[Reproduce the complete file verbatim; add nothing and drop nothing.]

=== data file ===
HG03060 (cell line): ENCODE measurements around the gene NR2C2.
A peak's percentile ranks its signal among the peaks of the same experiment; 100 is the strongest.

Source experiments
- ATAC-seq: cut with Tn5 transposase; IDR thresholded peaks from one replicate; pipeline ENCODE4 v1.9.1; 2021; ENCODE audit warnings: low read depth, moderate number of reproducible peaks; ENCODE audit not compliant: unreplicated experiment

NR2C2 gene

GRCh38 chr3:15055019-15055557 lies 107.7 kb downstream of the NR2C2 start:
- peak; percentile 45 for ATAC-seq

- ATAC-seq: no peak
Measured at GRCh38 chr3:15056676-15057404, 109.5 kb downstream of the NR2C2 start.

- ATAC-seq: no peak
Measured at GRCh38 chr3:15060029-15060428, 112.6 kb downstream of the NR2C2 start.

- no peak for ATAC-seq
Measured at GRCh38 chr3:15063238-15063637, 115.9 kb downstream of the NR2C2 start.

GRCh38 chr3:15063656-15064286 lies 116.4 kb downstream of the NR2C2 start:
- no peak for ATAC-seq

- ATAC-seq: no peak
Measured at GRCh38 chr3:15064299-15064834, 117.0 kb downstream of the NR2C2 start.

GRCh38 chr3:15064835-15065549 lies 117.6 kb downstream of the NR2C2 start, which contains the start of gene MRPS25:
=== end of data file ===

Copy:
HG03060 (cell line): ENCODE measurements around the gene NR2C2.
A peak's percentile ranks its signal among the peaks of the same experiment; 100 is the strongest.

Source experiments
- ATAC-seq: cut with Tn5 transposase; IDR thresholded peaks from one replicate; pipeline ENCODE4 v1.9.1; 2021; ENCODE audit warnings: low read depth, moderate number of reproducible peaks; ENCODE audit not compliant: unreplicated experiment

NR2C2 gene

GRCh38 chr3:15055019-15055557 lies 107.7 kb downstream of the NR2C2 start:
- peak; percentile 45 for ATAC-seq

- ATAC-seq: no peak
Measured at GRCh38 chr3:15056676-15057404, 109.5 kb downstream of the NR2C2 start.

- ATAC-seq: no peak
Measured at GRCh38 chr3:15060029-15060428, 112.6 kb downstream of the NR2C2 start.

- no peak for ATAC-seq
Measured at GRCh38 chr3:15063238-15063637, 115.9 kb downstream of the NR2C2 start.

GRCh38 chr3:15063656-15064286 lies 116.4 kb downstream of the NR2C2 start:
- no peak for ATAC-seq

- ATAC-seq: no peak
Measured at GRCh38 chr3:15064299-15064834, 117.0 kb downstream of the NR2C2 start.

GRCh38 chr3:15064835-15065549 lies 117.6 kb downstream of the NR2C2 start, which contains the start of gene MRPS25: